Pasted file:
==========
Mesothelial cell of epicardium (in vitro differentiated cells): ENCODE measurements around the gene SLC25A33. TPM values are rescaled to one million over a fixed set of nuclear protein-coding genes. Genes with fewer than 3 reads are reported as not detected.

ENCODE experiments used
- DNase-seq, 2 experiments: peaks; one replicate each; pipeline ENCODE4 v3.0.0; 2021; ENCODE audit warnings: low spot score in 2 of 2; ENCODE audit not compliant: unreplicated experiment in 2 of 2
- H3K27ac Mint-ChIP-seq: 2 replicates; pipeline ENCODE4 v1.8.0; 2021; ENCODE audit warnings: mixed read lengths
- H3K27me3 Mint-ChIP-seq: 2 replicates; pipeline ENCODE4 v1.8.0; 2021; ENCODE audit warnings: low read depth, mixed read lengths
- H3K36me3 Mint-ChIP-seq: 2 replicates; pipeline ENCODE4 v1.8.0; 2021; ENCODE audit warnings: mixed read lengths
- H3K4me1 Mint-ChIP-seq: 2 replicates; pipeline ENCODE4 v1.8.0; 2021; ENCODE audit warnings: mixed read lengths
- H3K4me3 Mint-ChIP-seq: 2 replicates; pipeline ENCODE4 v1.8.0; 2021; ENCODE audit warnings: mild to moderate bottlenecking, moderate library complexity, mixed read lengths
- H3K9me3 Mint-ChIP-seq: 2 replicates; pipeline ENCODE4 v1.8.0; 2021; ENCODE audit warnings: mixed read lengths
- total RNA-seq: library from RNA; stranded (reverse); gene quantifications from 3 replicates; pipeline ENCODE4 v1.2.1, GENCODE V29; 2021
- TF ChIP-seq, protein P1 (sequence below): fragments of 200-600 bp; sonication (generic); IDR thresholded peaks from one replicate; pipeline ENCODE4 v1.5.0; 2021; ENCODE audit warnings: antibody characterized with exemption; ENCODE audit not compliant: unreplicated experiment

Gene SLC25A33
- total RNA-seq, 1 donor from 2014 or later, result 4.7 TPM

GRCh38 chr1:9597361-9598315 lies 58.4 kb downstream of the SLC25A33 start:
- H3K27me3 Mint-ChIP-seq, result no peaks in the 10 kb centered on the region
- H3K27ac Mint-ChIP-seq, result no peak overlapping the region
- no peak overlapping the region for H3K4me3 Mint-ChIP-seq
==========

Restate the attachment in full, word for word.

Mesothelial cell of epicardium (in vitro differentiated cells): ENCODE measurements around the gene SLC25A33. TPM values are rescaled to one million over a fixed set of nuclear protein-coding genes. Genes with fewer than 3 reads are reported as not detected.

ENCODE experiments used
- DNase-seq, 2 experiments: peaks; one replicate each; pipeline ENCODE4 v3.0.0; 2021; ENCODE audit warnings: low spot score in 2 of 2; ENCODE audit not compliant: unreplicated experiment in 2 of 2
- H3K27ac Mint-ChIP-seq: 2 replicates; pipeline ENCODE4 v1.8.0; 2021; ENCODE audit warnings: mixed read lengths
- H3K27me3 Mint-ChIP-seq: 2 replicates; pipeline ENCODE4 v1.8.0; 2021; ENCODE audit warnings: low read depth, mixed read lengths
- H3K36me3 Mint-ChIP-seq: 2 replicates; pipeline ENCODE4 v1.8.0; 2021; ENCODE audit warnings: mixed read lengths
- H3K4me1 Mint-ChIP-seq: 2 replicates; pipeline ENCODE4 v1.8.0; 2021; ENCODE audit warnings: mixed read lengths
- H3K4me3 Mint-ChIP-seq: 2 replicates; pipeline ENCODE4 v1.8.0; 2021; ENCODE audit warnings: mild to moderate bottlenecking, moderate library complexity, mixed read lengths
- H3K9me3 Mint-ChIP-seq: 2 replicates; pipeline ENCODE4 v1.8.0; 2021; ENCODE audit warnings: mixed read lengths
- total RNA-seq: library from RNA; stranded (reverse); gene quantifications from 3 replicates; pipeline ENCODE4 v1.2.1, GENCODE V29; 2021
- TF ChIP-seq, protein P1 (sequence below): fragments of 200-600 bp; sonication (generic); IDR thresholded peaks from one replicate; pipeline ENCODE4 v1.5.0; 2021; ENCODE audit warnings: antibody characterized with exemption; ENCODE audit not compliant: unreplicated experiment

Gene SLC25A33
- total RNA-seq, 1 donor from 2014 or later, result 4.7 TPM

GRCh38 chr1:9597361-9598315 lies 58.4 kb downstream of the SLC25A33 start:
- H3K27me3 Mint-ChIP-seq, result no peaks in the 10 kb centered on the region
- H3K27ac Mint-ChIP-seq, result no peak overlapping the region
- no peak overlapping the region for H3K4me3 Mint-ChIP-seq